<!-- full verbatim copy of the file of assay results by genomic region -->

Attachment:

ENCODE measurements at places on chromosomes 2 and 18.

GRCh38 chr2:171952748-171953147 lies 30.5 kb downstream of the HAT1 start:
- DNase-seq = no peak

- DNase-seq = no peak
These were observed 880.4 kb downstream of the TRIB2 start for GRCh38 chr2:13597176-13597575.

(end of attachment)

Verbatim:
ENCODE measurements at places on chromosomes 2 and 18.

GRCh38 chr2:171952748-171953147 lies 30.5 kb downstream of the HAT1 start:
- DNase-seq = no peak

- DNase-seq = no peak
These were observed 880.4 kb downstream of the TRIB2 start for GRCh38 chr2:13597176-13597575.